Philosophers have long and skeptically viewed religion as a source of overeasy answers, with a singular, totalizing God and the comfort of an immortal soul being the greatest among them. But religious thought has always been more interesting-indeed, a rich source of endlessly unfolding questions. With questions from the 1885 Baltimore Catechism of the Catholic Church as the starting point for each chapter, Karmen MacKendrick offers postmodern reflections on many of the central doctrines of the Church: the oneness of God, original sin, forgiveness, love and its connection to mortality, reverence for the relics of saints, and the doctrine of bodily resurrection. She maintains that we begin and end in questions and t in answers, in fragments and t in totalities-more precisely, in a fragmentation paradoxically integral to wholeness. Taking seriously Augustine's idea that we find the divine in memory, MacKendrick argues that memory does t lead us back in time to a tidy answer but opens onto a complicated and fragmented time in which we find that the one and the many, before and after and w, even sacred and profane are complexly entangled. Time becomes something lived, corporeal, and sacred, with fragments of eternity interspersed among the stretches of its duration. Our sense of ourselves is correspondingly complex, because theological considerations lead us t to the security of an everlasting, indivisible soul dwelling comfortably in the presence of a paternal deity but to a more complicated, perpetually peculiar, and paradoxical life in the flesh. Written out of MacKendrick's extensive background in both recent and late-ancient philosophy, this moving and poetic book can also be an inspiration to anyone, scholar or lay reader, seeking to find contemporary significance in these ancient theological doctrines.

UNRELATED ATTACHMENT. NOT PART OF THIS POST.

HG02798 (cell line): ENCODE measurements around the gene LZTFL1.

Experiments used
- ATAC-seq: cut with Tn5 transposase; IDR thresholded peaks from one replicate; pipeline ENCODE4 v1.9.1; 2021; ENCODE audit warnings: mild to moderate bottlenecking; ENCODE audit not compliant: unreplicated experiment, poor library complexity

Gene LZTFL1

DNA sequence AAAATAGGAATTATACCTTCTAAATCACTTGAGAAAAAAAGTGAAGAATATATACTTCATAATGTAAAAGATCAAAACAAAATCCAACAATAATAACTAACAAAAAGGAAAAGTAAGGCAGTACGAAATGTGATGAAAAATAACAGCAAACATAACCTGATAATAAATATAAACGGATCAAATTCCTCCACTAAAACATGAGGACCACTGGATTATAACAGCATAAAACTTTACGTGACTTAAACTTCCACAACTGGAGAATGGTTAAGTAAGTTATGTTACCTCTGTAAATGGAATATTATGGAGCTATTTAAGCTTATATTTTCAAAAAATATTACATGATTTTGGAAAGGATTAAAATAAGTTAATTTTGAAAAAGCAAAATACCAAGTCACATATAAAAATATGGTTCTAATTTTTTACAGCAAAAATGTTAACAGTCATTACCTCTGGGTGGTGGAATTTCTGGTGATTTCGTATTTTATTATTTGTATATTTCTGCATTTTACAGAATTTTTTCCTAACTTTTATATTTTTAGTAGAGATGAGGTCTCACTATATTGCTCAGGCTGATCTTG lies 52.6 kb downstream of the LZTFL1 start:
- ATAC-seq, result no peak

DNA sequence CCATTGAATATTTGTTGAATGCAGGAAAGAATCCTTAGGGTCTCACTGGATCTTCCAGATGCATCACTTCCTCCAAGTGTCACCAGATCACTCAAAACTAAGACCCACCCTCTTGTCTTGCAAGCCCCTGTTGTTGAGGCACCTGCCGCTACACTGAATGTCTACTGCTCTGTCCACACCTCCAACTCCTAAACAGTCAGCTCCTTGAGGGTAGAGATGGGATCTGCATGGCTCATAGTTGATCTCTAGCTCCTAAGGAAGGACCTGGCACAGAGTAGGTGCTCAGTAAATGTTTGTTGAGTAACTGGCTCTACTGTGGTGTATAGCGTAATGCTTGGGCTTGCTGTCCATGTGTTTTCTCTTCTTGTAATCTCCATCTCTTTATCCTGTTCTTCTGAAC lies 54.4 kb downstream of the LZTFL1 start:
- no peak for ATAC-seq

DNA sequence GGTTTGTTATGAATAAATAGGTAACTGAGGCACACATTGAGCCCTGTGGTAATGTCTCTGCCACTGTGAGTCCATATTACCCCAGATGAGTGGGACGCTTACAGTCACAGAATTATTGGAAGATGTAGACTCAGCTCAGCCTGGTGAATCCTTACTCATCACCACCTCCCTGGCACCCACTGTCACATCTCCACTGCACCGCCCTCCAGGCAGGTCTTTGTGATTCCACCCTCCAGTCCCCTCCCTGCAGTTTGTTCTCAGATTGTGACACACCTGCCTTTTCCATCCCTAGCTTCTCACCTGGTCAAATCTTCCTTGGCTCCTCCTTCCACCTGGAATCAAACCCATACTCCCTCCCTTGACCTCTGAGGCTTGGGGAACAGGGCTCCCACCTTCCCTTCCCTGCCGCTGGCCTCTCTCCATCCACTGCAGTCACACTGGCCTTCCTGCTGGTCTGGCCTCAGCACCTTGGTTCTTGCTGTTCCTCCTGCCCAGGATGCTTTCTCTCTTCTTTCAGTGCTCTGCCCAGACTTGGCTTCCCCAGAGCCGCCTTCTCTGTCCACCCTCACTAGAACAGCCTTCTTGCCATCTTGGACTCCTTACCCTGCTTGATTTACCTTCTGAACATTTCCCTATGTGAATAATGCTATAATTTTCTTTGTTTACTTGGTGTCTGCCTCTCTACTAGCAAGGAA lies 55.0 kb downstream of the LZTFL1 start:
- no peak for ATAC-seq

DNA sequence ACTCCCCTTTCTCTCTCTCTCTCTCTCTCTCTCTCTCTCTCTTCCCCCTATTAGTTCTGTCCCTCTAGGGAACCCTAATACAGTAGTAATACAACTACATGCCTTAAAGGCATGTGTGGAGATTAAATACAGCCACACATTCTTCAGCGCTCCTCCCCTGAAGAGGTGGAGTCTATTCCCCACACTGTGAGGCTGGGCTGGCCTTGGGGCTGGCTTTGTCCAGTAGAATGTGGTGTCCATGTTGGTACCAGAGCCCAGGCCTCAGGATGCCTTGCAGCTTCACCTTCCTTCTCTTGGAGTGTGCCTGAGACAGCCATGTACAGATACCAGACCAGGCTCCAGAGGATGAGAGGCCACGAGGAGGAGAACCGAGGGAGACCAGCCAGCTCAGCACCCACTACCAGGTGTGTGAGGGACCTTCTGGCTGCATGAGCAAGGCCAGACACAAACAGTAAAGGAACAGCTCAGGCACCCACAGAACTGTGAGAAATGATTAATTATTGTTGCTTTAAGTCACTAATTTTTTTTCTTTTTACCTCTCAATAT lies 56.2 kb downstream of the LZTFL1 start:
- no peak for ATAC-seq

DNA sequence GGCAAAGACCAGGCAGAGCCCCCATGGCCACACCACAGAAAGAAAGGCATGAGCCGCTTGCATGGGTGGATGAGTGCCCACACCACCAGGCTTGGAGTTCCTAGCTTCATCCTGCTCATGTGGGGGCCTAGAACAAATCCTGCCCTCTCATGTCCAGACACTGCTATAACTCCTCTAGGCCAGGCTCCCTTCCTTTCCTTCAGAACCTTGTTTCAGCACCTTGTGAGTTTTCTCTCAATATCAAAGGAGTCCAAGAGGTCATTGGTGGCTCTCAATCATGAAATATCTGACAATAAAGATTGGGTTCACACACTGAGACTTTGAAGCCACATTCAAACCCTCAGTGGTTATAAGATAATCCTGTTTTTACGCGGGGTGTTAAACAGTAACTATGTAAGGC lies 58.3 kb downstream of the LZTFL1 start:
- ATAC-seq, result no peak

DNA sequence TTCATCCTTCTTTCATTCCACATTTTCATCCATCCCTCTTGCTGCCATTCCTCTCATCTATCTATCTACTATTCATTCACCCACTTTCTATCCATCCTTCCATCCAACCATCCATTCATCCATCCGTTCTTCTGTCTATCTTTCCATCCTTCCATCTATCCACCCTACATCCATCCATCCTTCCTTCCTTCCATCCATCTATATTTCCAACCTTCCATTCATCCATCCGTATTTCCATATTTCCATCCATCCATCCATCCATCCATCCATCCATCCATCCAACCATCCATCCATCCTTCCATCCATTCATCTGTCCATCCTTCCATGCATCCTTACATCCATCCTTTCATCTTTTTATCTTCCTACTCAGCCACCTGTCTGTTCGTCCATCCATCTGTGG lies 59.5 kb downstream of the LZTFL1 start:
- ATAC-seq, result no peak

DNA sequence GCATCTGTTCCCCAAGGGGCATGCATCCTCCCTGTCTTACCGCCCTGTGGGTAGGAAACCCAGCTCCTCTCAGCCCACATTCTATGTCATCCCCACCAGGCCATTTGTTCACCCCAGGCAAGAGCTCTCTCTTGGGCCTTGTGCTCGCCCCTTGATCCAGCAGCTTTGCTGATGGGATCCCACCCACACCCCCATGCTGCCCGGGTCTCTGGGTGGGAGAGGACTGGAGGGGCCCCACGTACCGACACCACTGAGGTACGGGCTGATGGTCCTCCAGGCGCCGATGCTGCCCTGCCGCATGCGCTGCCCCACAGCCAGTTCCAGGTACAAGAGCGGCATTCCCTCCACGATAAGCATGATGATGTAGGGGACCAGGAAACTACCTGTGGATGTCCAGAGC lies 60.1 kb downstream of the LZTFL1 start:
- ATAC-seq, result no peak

Karmen MacKendrick is a professor of philosophy and an associate chair of the McDevitt Center for Creativity and Innovation at Le Moyne College. Her work in philosophical theology is entangled with several other disciplines, particularly those involved with words, with flesh, or with the pleasures to be taken in both. These preoccupations appear in several books, most recently Divine Enticement: Theological Seductions (Fordham University Press, 2013).